3) using iCloud for windows you can, in theory, import contacts, but this did not work for me (the whole package is junk, in my opinion). Alternatively, create a Microsoft/outlook account and, using Outlook, access your iCloud account & move your contacts to your Microsoft account.
However you migrate your contacts, set your Microsoft account on your iPhone as the default for contacts, so that, when you add a contact on your phone, it will be synced with your PC & viceversa (at this point you can disable iCloud for contacts). Note: in order to access your iCloud account from windows software (Outlook, Mail, People, etc) you may need to generate device-specific passowords from the Apple id website. Your normal Apple id password may just fail, giving you a "wrong password" output.

4) Using iCloud for windows you can import Safari's bookmarks. After this, I suggest removing iCloud for windows so that it doesn't mess up your windows installation...

5) If you use iCloud email, you won't be able to receive real time email updates (at best, you check for new messages every 15 minutes).
Also, I wanted to stop paying for iCloud and I had 7 GB of email messages in my account. So i decided to migrate. Outlook for windows enables you to download all your messages locally and then upload them, with a simple drag and drop, to another account such as a Microsoft/Outlook account (15 gb of space are given for free, 50 if you also use OneDrive), or Gmail. Then, from the iCloud website, you can set mail forwarding to your new email account, so that you do not need to give a new address to all your friends & colleagues. This way, you can simply continue to use your iCloud email address without using iCloud mail, which is pretty cool. ;)

6) You cannot export keychain/safari passwords in any (safe) way. Instead, install Microsoft Edge on your iPad & iPhone. By using it there, you can access your Safari passwords, and let Edge learn them, and sync them back to Edge for Windows. When you work on Edge for windows, you can look for your Safari passwords on your iPhone (Settings, passwords & accounts, Website & App Passwords) and type them manually in Edge. Of course, as you type them, Edge will learn them. Alternatively, on your iPhone, copy and paste them to OneNote (I have a note file which I use to cut and paste things from iOS to Windows.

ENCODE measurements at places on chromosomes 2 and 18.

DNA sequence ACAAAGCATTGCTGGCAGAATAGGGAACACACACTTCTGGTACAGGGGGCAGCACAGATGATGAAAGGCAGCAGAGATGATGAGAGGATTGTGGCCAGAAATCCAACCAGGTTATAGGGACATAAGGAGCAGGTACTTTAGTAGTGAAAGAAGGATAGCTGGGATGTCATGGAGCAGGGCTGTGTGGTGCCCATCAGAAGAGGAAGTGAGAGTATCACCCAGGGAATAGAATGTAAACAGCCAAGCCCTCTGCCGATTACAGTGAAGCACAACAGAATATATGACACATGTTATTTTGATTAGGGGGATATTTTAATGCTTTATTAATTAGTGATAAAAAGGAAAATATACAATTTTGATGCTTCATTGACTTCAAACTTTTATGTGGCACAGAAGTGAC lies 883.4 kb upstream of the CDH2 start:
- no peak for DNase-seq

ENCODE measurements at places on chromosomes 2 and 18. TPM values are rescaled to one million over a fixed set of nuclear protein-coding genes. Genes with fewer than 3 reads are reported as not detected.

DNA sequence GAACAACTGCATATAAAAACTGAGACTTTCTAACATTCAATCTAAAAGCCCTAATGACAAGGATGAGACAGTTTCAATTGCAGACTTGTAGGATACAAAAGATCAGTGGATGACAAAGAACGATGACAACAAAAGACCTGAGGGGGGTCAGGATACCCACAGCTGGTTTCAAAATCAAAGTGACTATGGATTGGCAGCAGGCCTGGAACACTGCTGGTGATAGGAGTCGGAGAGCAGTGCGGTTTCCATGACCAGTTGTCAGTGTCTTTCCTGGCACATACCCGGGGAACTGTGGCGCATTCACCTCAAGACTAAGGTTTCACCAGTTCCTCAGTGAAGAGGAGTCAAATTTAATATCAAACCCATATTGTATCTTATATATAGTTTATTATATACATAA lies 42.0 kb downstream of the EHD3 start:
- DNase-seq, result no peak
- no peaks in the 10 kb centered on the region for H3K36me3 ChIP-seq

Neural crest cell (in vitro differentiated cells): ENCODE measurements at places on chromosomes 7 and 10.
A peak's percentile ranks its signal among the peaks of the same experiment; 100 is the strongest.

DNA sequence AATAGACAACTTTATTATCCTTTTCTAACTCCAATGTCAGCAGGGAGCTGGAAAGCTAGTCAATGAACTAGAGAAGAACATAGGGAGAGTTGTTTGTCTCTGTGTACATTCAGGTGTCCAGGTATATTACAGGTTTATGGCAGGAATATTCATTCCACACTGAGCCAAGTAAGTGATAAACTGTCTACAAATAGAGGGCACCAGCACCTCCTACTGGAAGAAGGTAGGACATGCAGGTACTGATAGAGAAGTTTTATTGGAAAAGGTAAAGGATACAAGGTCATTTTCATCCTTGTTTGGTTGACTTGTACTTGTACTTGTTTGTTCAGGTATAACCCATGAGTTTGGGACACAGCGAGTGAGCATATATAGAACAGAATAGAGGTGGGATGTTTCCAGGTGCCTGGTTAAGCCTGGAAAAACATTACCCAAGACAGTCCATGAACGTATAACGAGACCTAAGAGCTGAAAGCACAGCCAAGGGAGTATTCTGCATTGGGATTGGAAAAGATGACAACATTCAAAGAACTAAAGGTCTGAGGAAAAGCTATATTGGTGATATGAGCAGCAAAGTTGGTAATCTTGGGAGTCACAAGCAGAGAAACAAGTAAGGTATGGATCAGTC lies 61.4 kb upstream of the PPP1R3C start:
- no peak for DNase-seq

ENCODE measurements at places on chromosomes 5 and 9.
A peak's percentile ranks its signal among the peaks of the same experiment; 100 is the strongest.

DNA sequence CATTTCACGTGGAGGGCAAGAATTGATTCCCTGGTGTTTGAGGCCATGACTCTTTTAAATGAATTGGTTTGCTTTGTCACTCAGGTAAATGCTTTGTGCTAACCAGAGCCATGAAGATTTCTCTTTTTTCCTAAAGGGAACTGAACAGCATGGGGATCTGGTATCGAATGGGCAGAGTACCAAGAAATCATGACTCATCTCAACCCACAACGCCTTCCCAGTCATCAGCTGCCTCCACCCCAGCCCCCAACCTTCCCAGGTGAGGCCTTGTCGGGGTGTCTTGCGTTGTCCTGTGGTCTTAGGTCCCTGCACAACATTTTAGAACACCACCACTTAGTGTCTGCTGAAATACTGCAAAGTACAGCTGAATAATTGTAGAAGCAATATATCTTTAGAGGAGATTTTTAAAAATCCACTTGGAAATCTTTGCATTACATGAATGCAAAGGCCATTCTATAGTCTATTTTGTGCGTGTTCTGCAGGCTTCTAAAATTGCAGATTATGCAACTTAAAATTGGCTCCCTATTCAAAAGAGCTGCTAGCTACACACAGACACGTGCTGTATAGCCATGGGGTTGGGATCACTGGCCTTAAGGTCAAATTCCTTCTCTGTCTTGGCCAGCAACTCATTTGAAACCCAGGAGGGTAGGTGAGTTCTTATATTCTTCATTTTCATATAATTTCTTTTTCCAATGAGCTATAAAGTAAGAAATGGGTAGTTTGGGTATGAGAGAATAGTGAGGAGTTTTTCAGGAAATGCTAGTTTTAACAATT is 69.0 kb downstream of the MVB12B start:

7) I suggest updating Edge for Windows to the new Chromium version (download from the Edge website)

8) Edge for iOS has a feature which allows sending websites to your windows computer. Very convenient. In the future, it will support shared history and open tabs, but that's at least 6 months away).

9) If you buy books from the iBooks store, you are out of luck & will only be able to read them using your iPhone.

10) No iMessage (not a problem, as I always refused to use it anyway), but literally every other messaging platform works and will be synced automatically with your iPhone.

As you can see, the process is a bit involved. In the first weeks I became a little frustrated on multiple occasions, not because of Windows, but because of how closed and buggy iCloud was when dealing with Windows. I don't know if this due to a lack of effort or if it is by design...
Anyway, you will probably benefit from having a large screen Apple device, as you migrate and test Windows. It will make your migration & windows learning process easier and less stressful (when things go bad or when you are having some problems on Windows or Windows tablet, you can go back to your iPad). I warmly suggest against selling your iPad until your migration is over.
Last edited:


macrumors regular
Aug 18, 2017
Perth, Western Australia
If you like to transfer files back and forth from your iPhone to Windows PC, I made a shared folder on my desktop, then added it as a smb server in the Files app. Fills my need wishing Windows had AirDrop.

Similar threads

  • xraydoc
  • MacSafe
  • ryankul
Register on MacRumors! This sidebar will go away, and you'll see fewer ads.